No Indication of Diffusion?

Diffusion has nothing to do with the new enhanced blue sapphires seen recently in the trade. That’s the view of Dr. Henry Hänni of the Swiss Gemological Institute (SSEF) in Basel, but others aren’t so sure. In a combined press release, directors of the AGTA Gem Testing Center laboratory (GTC) and GIA’s Gem Trade Laboratory (GTL) said, “At present, we cannot state conclusively the role that lattice diffusion plays in this peculiar color phenomenon or which elements may be involved. However, we are continuing our research into the exact mechanisms responsible for these unusual color concentrations and will release our findings to the trade as they are available.”

“These suspect blues first came to the attention of gemologists in December 2002,” recalls Richard Hughes, sapphire expert at Pala International, Fallbrook, Calif. It was GTC director Ken Scarratt who first noticed the suspicious color pattern on a stone submitted for testing.

But on Jan. 15, 2003, the International Colored Stone Association (ICA) made the following statement in a press release: “Two of the world’s leading gemological laboratories—SSEF-Swiss Gemological Institute of Basel, Switzerland, and the Gemological Institute of America, of Carlsbad, California—have both reported that they found no evidence of diffusion in a batch of heated blue Sri Lankan sapphires that were heat-treated by the same source. This followed recent reports in the trade media, in which it was suggested that a new heating process for blue sapphire from Sri Lanka might involve ‘lattice diffusion.’ “

Rather than settling the issue, that statement raised a key question: If diffusion didn’t cause the “peculiar color phenomenon” then what did? Hughes notes that some in the trade believed that the light rims were synthetic corundum overgrowths on natural cores, probably developed during high-temperature heat treatment. Others felt that the light rims were indeed caused from outside-in lattice diffusion of color bleaching agents such as beryllium, magnesium, or lithium during the heating process.

Hänni points out that if the outer colorless zone were caused by a diffusion process in which foreign elements were introduced during heating, it could trigger a negative reaction similar to that observed in the beryllium-diffusion-treated corundum that came into the market in 2001 and 2002. But Hänni doesn’t believe that’s the case with the more recent heat-treated blue sapphires. He says that these sapphires, which range from 4.56 cts. to 11.11 cts., undergo only heat-treating. He believes the rough is heat-treated, then the stone is cut, leaving the unusually shaped colorless outer zone. “In our present case we are thus dealing with sapphires that sustain parts of surface-related fading zones,” says a statement from SSEF.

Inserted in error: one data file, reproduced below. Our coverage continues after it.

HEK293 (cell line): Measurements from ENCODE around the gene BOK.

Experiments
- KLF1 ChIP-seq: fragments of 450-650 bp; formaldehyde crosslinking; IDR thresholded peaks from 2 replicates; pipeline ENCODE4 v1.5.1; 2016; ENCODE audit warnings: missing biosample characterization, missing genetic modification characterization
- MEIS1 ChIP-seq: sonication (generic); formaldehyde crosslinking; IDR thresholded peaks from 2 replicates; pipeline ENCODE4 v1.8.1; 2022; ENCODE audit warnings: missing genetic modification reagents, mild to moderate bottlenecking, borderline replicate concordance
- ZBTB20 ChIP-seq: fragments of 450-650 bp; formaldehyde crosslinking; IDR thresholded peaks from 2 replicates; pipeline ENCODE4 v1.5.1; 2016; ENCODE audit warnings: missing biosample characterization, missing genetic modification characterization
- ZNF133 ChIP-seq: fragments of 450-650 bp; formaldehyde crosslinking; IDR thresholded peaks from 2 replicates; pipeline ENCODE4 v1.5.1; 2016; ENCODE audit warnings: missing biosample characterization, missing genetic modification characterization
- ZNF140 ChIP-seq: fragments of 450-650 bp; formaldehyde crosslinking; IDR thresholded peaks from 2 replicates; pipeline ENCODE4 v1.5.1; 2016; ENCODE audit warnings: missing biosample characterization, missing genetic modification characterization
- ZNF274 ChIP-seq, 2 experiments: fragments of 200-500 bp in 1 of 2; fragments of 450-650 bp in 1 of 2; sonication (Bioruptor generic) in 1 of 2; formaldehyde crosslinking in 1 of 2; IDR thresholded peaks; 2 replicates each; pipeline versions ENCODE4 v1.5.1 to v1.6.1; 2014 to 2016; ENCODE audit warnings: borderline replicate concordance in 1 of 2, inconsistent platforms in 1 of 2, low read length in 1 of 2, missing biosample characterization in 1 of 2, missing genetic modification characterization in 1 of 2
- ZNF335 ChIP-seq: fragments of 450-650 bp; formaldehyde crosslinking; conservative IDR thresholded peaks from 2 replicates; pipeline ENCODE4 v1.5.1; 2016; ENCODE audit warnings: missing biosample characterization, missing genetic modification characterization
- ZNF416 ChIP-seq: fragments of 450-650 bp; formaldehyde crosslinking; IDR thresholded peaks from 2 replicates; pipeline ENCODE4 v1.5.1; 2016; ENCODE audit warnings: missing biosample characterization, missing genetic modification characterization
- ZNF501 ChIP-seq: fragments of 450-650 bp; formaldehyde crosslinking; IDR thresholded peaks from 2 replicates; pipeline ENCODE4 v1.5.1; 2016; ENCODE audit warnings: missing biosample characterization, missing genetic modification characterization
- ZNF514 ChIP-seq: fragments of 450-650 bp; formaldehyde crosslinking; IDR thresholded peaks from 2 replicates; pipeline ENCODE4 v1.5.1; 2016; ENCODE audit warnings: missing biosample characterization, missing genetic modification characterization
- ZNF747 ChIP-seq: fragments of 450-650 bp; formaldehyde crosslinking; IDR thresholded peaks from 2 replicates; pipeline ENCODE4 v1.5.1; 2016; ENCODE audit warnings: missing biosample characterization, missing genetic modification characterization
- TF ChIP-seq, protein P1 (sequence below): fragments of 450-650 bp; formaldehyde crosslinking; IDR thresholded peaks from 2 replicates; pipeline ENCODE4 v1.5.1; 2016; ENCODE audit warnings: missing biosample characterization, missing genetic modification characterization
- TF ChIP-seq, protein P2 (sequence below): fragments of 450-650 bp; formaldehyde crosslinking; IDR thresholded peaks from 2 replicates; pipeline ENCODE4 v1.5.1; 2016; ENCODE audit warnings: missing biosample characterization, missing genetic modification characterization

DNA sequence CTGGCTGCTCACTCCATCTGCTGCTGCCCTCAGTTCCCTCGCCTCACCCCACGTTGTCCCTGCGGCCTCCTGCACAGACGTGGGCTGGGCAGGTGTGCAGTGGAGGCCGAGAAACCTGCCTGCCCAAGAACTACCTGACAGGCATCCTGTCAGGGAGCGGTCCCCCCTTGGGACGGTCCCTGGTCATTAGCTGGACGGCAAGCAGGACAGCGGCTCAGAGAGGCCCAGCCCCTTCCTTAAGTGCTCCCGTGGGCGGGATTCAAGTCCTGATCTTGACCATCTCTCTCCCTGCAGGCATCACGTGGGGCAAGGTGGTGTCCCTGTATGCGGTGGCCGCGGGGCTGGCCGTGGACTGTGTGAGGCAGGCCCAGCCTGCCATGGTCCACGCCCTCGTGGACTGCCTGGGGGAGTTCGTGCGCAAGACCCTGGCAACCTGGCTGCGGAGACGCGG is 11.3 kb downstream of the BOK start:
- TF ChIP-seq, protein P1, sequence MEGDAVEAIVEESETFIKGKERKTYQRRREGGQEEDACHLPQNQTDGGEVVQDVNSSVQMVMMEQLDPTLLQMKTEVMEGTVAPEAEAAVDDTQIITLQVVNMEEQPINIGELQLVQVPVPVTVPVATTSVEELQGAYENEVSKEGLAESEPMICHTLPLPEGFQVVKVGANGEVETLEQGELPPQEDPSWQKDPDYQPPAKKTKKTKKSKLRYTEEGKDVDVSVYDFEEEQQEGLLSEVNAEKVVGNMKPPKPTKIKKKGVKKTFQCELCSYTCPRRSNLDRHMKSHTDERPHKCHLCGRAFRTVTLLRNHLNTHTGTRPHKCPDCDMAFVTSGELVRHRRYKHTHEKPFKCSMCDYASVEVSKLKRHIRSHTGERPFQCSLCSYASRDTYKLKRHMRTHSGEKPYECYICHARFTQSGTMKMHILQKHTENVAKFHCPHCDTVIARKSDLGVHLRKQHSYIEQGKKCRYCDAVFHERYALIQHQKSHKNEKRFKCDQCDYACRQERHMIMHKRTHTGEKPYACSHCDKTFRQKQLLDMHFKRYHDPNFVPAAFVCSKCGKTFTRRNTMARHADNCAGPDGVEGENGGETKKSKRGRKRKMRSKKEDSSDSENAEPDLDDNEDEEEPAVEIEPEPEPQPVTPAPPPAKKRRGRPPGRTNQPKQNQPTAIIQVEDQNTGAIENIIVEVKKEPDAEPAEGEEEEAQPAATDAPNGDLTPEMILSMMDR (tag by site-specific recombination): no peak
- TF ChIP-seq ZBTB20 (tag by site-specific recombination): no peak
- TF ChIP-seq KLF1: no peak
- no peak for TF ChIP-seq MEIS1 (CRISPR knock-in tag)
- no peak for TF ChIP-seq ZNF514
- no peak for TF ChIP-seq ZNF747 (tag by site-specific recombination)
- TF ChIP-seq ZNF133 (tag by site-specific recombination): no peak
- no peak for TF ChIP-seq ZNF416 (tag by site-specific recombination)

Hughes says the controversy raises other questions: Since sapphires have been treated at high temperatures for close to three decades, why weren’t such features found before? Would a variation of heating time and temperature be sufficient to produce such unusual features? Or had the features been seen all along but ignored? “Is the reason they now attract attention because the recent beryllium business has gemologists wielding their weapons with hair triggers, ready to blast away at the slightest movement in the bushes?” Hughes asks.

Hänni believes the colorless regions on the rim are the result of a technical oversight in the heating process. “Towards the end of the heating process, the pump for protective gas is stopped, and some air containing oxygen enters the furnace,” he says. According to Hänni, this results in a minor degree of oxidation, resulting in the decolorization of the surface-related layer of the stone. “We do not see evidence of diffusion of a foreign element, as in the case of the beryllium-treated orange and yellow sapphires,” Hänni says in a report.

Hughes points out, however, that “others have suggested that a defective heating process is probably not the case, that to bleach color from the rim, something would have to be diffused in.”

Hughes continues, “According to current knowledge, hydrogen would diffuse in far too fast for the above scenario and oxygen far too slow. That’s the theory, anyway, but as we learned from the beryllium business, theories will need to be tested by rigorous experiments.”

Although GTL gemologists have determined that no synthetic sapphire growth took place and there is no evidence that the colorless rims resulted from a bulk diffusion treatment (a treatment involving outside-in diffusion of coloring agents such as beryllium or lithium), they stress that this conclusion is only preliminary. They are still unsure whether lattice diffusion is involved.

Hughes gives the industry high marks for its reaction to the discovery: “Without question, the recent cooperation between Punsiri Tennakoon [the Sri Lankan heat treater creating this material] and the world gemological community is the right way to solve a serious problem. This is in contrast to the earlier beryllium fiasco, where burners in Thailand tried to hide what they were doing, with disastrous consequences for that nation’s entire gem industry.”

Hughes continues, “In the current case, the outcome is looking far better. Perhaps these blues can now begin to come in from the cold. This is a plus for all parties, but particularly for the science of gemology, showing as it does that gemologists are not ‘out to get’ anything except the truth.”